I had a hard time finding this one on Google Earth and Maps, because the shop frontage is set back under the frontage of a building with pillars and arches shading the downstairs windows.  Thankfully, I did spot it in the end because it turned out to be, despite being smaller and less pleasantly located than Books Revisited in Coleshill, the most useful one for me so far this week.  And that also was a surprise.

I travelled by bus from Bloxwich to Walsall, then on the 311 Walsall to Dudley and finally the 276 Dudley to Wollaston via Stourbridge.  I tell you, that bus was nearly the death of me in today’s heat, it took an age to rattle all the way to Stourbridge, but it showed me more of Black Country hills, houses and pubs than I ever dared dream of… Seriously, when I came back I got the 246 to Dudley, which missed out most of the houses and returned via Brierley Hill, thankfully!

Anyway, like Coleshill I’ve never been to Stourbridge, and I discovered that despite the usual Black Country post-industrial blight in parts of the area, it’s a surprisingly attractive town centre with many historic buildings remaining, a long High Street and a fabulous Victorian pillar clock.  Some nice pubs, and many modern shops as well as older premises.  The new bus station (they call it Stourbridge Interchange) was very swish, better than the disastrous flying saucer at Walsall, despite a few of the computer displays being dysfunctional! And it’s next to the Stourbridge Town railway station for those of you who want to train it.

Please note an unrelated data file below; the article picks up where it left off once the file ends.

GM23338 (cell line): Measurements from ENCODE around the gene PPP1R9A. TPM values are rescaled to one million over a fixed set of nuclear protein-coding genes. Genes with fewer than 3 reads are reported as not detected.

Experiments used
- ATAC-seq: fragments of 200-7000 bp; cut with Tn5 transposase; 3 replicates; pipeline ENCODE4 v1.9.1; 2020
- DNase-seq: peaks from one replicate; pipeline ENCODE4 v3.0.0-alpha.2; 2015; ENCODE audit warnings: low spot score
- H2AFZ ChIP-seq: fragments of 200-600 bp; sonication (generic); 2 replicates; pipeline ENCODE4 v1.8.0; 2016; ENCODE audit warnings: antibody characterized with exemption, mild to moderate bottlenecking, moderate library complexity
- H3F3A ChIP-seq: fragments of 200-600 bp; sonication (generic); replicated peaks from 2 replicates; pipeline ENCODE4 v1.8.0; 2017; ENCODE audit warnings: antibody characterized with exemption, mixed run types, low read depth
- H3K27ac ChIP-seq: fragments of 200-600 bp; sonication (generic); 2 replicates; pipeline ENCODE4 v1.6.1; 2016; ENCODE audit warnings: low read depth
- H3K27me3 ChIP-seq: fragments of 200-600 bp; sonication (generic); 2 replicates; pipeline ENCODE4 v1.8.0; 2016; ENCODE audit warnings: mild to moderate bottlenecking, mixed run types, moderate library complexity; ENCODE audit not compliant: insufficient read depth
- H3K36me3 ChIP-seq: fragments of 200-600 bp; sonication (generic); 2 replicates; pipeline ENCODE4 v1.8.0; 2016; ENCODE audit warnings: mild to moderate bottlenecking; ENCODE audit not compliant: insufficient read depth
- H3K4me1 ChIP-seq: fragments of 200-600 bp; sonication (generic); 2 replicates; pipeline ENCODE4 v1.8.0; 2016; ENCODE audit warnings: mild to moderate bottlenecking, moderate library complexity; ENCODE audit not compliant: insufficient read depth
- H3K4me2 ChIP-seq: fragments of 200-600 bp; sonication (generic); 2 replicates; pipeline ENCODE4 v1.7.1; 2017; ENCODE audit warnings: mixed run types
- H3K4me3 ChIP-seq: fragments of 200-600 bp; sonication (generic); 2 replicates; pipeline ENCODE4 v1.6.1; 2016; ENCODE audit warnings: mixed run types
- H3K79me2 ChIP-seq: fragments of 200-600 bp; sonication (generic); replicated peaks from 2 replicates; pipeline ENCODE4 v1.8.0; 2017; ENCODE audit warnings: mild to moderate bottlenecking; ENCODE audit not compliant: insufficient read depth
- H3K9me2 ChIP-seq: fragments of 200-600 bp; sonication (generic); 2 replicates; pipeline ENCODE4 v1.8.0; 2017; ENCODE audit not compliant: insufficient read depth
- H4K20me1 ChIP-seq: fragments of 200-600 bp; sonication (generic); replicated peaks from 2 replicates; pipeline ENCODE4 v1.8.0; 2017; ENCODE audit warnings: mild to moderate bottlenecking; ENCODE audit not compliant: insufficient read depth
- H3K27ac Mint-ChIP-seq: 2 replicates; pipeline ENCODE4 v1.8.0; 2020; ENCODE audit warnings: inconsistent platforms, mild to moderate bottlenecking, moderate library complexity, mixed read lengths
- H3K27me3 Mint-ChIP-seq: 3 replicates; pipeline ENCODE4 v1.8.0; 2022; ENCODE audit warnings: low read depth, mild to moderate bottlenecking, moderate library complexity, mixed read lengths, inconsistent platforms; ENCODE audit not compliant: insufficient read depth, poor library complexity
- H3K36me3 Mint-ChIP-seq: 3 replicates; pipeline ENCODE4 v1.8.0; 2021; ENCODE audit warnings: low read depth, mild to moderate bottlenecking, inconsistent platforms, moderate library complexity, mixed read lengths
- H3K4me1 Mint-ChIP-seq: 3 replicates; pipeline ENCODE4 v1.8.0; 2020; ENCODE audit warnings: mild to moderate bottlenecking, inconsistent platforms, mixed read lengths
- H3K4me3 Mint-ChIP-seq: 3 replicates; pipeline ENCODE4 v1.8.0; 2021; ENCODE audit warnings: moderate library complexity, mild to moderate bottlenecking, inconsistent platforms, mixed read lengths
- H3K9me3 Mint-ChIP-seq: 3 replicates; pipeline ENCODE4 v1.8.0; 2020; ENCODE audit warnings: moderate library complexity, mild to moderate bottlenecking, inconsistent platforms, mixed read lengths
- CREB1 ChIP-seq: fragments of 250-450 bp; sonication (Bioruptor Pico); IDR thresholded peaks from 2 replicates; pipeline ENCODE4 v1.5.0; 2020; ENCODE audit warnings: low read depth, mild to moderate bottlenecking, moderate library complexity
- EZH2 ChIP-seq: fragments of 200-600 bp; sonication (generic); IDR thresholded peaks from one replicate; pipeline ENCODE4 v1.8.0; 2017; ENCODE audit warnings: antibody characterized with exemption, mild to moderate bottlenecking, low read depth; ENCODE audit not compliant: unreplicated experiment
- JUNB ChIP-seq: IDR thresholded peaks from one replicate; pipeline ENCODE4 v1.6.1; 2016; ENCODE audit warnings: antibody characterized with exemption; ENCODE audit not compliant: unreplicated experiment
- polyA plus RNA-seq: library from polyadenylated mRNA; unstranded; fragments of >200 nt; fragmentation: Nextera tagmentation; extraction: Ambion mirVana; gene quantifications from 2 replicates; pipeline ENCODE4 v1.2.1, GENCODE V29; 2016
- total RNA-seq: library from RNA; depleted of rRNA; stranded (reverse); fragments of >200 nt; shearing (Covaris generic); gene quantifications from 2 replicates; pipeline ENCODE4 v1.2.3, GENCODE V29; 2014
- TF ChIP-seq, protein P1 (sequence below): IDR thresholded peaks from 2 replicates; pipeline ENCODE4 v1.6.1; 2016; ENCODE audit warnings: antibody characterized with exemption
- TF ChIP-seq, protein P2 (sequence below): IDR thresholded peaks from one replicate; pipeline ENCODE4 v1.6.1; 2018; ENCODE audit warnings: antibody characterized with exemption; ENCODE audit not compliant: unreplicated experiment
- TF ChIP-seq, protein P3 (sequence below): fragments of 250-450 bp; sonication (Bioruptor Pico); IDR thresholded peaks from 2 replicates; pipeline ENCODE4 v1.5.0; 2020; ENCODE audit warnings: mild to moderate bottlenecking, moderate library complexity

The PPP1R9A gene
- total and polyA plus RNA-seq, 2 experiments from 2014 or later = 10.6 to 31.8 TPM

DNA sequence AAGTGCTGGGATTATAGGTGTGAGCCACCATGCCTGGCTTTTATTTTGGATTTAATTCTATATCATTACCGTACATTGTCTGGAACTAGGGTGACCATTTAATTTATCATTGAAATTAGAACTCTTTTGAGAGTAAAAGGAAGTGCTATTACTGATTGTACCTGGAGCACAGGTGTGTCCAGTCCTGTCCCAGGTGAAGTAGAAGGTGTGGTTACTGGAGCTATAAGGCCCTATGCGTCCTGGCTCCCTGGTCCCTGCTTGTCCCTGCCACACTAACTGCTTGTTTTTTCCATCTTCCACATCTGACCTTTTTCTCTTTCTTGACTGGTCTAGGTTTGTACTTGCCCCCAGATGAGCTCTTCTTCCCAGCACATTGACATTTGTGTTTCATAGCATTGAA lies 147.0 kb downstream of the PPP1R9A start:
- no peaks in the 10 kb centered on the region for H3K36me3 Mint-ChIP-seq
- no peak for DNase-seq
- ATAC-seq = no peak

It's behind me!

After walking out of the entrance to the Interchange, I was pretty much right on Stourbridge High Street, and it only took a few minutes to locate the shop.  There wasn’t much evidence of books downstairs, but once I found my way up to the first floor, it opened out nicely to the left at the top of the stairs with the coffee shop on the right. Note: there isn’t a lift.

The Book Stop looking towards the counter

I moseyed on in and had a potter round the general books before homing in on a single bay of what was mostly fantasy with a bit of horror, not much science fiction at all. I was feeling disappointed until I spotted the antiquarian and collectable section at the back of the department, just under a window looking into a combined staff and stockroom.  A quick search below the window came up with three elderly but good condition Science Fiction Book Club hardbacks dating from 1978-1982 – Somerset Dreams by Kate Wilhelm, The Night of Kadar by Gary Kilworth, and The Five Doors by Jack Rhys, plus a 1974 Readers Union edition of The Tenth Planet by Edmund Cooper. Each was £2.50.  Not the cheapest, but not bad.